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ELFE 2 interim report: Visits in Denmark and the United Kingdom

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Title: ELFE 2 interim report: Visits in Denmark and the United Kingdom


1
ELFE 2 interim reportVisits in Denmark and the
United Kingdom
Elzbieta Gajek http//www.ils.uw.edu.pl/egajek e.
gajek_at_uw.edu.pl
Brussels 19.01.2009
2
ELFE 2 Partners
  • Trade Unions from
  • Denmark
  • Latvia
  • Poland
  • Slovenia
  • The United Kingdom

3
ELFE 2 Aims
  • To identify methodologies used in schools and
    teacher education institutions in order to favour
    a use of ICT that promotes the added value of
    using ICT in education in terms of teaching and
    learning models (by building on the ELFE 1
    findings)
  • To develop recommendations addressed to
    policy-makers, to schools and teacher education
    institutions and to trade union leaders on the
    three priority areas identified in ELFE 1 (ICT
    and teacher education, ICT and school management,
    ICT and strategic use of available financial
    means).

4
Criteria for the selection of institutions
  • Examples of the
  • Outstanding use of ICT in Education
  • Good pedagogical practice
  • Added value
  • Strategic use of ICT
  • Transferability of experience

5
ELFE 2 Visits
  • In Denmark 21-23rd April 2008
  • Grantofteskolen (Ballerup, Denmark)  www.grantofte
    skolen.dk
  • Ørestad gymnasium (Copenhagen, Denmark)
    http//www.oerestadgym.dk/
  • N. Zahle Seminarium a section of
    Professionshøjskolen i København, Copenhagen,
    Denmark (University College Copenhagen)
    http//www.ucc.dk and www.nzs.dk 

6
Denmark Grantofteskolen, Ballerup
  • Facts
  • Laptops for grades 1-3 and 10th
  • Interactive whiteboards
  • Learning platform
  • No special ICT lessons
  • ICT coordinator a teacher leader of ICT
  • Internal and external training for teachers
  • Formal and informal training for teachers
  • Sharing ideas and practices

7
Denmark Grantofteskolen, Ballerup
  • Lessons learned
  • Innovative attitude to education long before the
    ICT issue has arisen
  • Building media library after a fire that
    destroyed the old library
  • Cooperation between all people in the school
  • The students are very understanding, if the
    teachers do not know how to use ICT
    professionally
  • The teachers stress their unique responsibility
    for pedagogical use of ICT

8
Denmark Ørestad gymnasium, Copenhagen
  • Facts
  • Laptops for all students
  • Two full time technicians to help teachers and
    learners with technology
  • No special computer rooms
  • VLE as an area for learning equal to physical
    room and space
  • No technical problems

9
Denmark Ørestad gymnasium, Copenhagen
  • Lessons learned
  • Integration of innovative and future-oriented
    approaches in the neighbourhood, architecture,
    school organisation and ICT,
  • Permission for learning on good and bad examples
    of ICT-based instruction
  • Students seek for more f2f contacts with teachers.

10
Denmark Ørestad gymnasium, Copenhagen
projektów
11
Denmark Ørestad gymnasium, Copenhagen
projektów
12
Denmark N. Zahle Seminarium Copenhagen
  • Teacher training institution
  • Facts
  • Three members of the staff responsible for ICT
  • ICT in variety of subjects (neither in national
    nor local policies)
  • ICT infrastructure is not sufficient they need
    to improvise

13
Denmark N. Zahle Seminarium Copenhagen
  • Lessons learned
  • Outstanding use of ICT for Physical Education -
    Dartfish software
  • Gender bias can be still an issue 1001 female
    students vs. 485 male students
  • Students need theory and practice on ICT-based
    instruction
  • Students think that they are not prepared well
    enough to ICT-enhanced teaching

14
ELFE 2 Visits
  • In the United Kingdom 16-18th June 2008
  • Morpeth School (London) http//morpethschool.org.u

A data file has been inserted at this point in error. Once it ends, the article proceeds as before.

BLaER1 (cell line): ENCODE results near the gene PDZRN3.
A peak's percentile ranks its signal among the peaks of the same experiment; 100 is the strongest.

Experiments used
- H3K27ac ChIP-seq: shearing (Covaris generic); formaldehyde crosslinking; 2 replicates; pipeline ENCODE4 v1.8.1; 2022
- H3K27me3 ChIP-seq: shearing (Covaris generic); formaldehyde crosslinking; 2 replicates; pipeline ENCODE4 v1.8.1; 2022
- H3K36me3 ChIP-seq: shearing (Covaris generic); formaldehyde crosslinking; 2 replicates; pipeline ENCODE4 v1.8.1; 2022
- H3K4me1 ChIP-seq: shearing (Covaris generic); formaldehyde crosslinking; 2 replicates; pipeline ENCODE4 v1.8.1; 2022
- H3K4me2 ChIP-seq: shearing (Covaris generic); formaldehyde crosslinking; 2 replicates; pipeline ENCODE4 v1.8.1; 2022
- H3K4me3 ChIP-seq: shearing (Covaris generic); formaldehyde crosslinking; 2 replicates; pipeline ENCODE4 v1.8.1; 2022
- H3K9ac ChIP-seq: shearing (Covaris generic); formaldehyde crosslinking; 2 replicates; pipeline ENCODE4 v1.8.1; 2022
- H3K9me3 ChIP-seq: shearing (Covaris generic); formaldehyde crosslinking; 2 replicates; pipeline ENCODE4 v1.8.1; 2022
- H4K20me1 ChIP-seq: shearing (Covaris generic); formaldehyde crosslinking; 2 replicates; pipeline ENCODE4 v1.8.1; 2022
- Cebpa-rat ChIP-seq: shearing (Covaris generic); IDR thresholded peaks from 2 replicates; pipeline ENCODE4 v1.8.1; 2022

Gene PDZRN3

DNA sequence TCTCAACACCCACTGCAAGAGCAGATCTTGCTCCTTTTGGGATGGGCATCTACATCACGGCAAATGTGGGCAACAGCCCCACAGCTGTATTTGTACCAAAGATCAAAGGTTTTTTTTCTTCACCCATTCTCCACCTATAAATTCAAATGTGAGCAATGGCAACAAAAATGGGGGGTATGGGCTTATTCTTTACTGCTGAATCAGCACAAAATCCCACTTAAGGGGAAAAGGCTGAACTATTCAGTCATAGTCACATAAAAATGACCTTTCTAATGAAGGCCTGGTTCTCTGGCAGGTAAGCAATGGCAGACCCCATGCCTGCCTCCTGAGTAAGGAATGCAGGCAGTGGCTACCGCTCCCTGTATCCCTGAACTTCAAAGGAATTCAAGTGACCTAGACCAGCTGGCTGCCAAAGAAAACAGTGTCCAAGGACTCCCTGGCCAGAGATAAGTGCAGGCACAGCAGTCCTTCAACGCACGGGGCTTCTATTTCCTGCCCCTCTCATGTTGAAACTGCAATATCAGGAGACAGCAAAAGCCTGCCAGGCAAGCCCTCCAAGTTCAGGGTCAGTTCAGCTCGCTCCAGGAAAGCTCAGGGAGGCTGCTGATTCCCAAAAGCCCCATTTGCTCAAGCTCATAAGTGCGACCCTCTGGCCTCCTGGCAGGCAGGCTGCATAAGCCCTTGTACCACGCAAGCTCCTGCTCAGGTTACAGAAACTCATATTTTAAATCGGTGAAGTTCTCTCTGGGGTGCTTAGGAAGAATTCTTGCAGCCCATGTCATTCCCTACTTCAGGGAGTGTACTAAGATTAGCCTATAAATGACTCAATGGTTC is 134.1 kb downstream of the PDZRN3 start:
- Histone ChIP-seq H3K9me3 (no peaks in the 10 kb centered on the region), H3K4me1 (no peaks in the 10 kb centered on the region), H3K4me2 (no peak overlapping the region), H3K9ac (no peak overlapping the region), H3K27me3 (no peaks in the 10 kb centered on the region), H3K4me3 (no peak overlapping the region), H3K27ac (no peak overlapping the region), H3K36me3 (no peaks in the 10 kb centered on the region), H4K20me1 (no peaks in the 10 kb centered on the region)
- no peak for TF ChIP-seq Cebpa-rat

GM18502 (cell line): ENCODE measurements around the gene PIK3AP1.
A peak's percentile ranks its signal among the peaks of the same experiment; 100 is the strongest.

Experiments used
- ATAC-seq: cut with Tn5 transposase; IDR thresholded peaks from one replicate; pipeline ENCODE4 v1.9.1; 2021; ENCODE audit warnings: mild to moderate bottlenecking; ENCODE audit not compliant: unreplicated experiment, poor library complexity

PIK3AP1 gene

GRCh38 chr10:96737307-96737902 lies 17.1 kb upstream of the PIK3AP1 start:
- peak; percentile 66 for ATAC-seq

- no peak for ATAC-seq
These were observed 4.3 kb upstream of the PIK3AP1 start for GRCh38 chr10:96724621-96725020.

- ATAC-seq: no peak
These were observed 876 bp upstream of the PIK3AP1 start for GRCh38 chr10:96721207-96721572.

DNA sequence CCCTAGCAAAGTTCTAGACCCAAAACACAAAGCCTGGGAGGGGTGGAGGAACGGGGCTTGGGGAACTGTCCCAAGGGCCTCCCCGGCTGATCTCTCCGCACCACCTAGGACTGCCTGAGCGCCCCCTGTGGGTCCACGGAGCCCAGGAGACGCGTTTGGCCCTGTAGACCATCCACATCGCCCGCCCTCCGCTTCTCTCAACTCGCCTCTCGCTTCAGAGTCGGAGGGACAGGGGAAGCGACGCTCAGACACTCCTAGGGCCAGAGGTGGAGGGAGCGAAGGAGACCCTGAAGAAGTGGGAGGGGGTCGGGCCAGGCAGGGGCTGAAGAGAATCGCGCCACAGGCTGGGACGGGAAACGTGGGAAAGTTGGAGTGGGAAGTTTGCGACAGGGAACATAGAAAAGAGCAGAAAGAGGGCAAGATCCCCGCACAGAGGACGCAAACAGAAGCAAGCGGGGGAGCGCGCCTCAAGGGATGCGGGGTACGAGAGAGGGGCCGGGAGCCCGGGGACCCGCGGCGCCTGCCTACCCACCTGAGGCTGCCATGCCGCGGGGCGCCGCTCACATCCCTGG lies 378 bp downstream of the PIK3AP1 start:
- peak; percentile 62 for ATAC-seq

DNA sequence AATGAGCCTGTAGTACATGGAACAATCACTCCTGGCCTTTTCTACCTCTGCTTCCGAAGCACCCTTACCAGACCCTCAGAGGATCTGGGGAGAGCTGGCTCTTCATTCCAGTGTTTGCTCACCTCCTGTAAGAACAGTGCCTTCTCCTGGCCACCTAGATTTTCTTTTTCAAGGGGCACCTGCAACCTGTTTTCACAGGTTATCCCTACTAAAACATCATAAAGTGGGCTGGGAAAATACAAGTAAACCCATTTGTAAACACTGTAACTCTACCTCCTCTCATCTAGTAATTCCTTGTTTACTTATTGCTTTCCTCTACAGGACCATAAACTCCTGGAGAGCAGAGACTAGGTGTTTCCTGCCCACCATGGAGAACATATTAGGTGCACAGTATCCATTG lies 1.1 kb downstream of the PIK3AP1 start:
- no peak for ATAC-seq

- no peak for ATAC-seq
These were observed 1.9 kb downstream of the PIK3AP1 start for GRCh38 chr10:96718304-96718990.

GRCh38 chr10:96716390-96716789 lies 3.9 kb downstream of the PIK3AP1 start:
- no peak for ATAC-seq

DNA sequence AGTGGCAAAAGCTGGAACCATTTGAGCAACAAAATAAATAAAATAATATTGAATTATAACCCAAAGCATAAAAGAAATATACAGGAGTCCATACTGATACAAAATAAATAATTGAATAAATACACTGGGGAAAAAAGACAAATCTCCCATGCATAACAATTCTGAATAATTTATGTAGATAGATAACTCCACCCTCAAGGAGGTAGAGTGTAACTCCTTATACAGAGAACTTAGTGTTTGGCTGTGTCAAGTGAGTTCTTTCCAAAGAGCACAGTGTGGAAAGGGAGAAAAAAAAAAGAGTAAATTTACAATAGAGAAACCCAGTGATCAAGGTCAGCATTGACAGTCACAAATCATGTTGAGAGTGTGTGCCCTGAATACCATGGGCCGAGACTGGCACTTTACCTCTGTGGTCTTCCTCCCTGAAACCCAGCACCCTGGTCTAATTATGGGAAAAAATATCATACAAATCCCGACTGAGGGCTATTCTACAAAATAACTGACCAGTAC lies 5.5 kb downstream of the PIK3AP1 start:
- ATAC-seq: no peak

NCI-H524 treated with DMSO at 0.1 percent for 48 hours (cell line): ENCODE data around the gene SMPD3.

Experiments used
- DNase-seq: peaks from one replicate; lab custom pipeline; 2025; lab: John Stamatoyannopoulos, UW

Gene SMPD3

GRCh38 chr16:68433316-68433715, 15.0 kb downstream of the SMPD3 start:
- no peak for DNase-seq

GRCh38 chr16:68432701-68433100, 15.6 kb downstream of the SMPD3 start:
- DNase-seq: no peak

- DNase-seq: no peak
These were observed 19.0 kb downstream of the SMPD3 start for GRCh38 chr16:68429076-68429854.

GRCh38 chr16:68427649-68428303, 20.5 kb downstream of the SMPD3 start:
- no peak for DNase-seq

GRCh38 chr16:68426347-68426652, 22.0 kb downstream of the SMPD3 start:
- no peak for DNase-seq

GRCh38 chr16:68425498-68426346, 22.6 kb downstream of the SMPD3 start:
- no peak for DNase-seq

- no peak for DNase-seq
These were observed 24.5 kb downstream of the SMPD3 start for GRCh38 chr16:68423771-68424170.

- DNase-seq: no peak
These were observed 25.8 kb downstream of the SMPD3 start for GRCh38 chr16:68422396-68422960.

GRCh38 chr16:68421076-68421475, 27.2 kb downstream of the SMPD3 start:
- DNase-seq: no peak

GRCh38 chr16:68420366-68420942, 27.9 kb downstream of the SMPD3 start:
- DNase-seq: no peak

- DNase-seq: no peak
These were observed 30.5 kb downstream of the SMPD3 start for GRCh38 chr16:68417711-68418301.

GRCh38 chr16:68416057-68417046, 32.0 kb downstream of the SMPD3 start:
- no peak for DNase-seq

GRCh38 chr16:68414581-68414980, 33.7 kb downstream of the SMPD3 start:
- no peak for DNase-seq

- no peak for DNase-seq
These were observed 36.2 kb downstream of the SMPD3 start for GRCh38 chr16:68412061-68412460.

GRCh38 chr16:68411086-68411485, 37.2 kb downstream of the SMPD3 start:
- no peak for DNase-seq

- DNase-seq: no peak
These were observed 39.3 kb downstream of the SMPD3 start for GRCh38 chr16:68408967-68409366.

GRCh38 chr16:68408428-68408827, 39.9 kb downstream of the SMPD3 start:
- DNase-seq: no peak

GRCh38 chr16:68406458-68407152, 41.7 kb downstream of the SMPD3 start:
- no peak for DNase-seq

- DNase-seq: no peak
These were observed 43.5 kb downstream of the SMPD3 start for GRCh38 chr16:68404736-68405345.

k/
  • Stepney Green Maths Computing College
    (London) http//www.stepneygreen.towerhamlets.sch.
    uk/ single sex boys school
  • Institute of Education (University of London)
    http//ioewebserver.ioe.ac.uk/ioe/index.html

15
The United Kingdom Morpeth School, London
  • Lower secondary school
  • Facts
  • The equipment was given by the government
  • The school is very well equipped special ICT
    infrastructure for music, photography and media
  • The teachers have mix feelings about their own
    cooperation

16
The United Kingdom Morpeth School, London
  • Lessons learned
  • The ideal situation is to have every child in
    front of the computer during a lesson
  • Teaching has changed because of the use of ICT
  • Lack of self-study materials for teachers on the
    use of ICT in education
  • No margin for risk and error
  • Increase in teachers workload

17
The United Kingdom Stepney Green Maths
Computing College, London
  • Facts
  • The school is well equipped with computers with
    Windows (Ss would prefer Macs, too)
  • Extensive use of learning packages, as they fit
    the books
  • Pupils do not bring their laptops to school as
    this may cause much more trouble than benefit
  • Well-developed organizational structure of
    technical and pedagogical support

18
The United Kingdom Stepney Green Maths
Computing College, London
  • Lessons learned
  • Digital learning packages enhance individual
    learning
  • Attractive novelty has turned into daily routine
  • Lessons without computers e.g. Bengali language
    are perceived as archaic
  • Management procedures are easier
  • Teacher time is more effective

19
The United Kingdom University of London,
Institute of Education
Teacher training institution
  • Facts
  • Interrelation between the educational theory and
    the practice
  • Interrelation between educational research and
    practice in teacher training
  • Pragmatic (critical) approach to ICT-based
    instruction
  • Teaching based on teacher students experience

20
The United Kingdom University of London,
Institute of Education
  • Lessons learned
  • The need to rethink basics of ICT-enhanced
    education, its role in the society and culture,
    looking at it from various perspectives
  • Controversies
  • Barriers
  • Three essential forces
  • educational authorities providers of funds,
    policies and evaluation
  • culture of humans involved teachers, pupils,
    parents roles of people perception of an
    educational system as a whole perception of
    social values
  • business and industry providers of hardware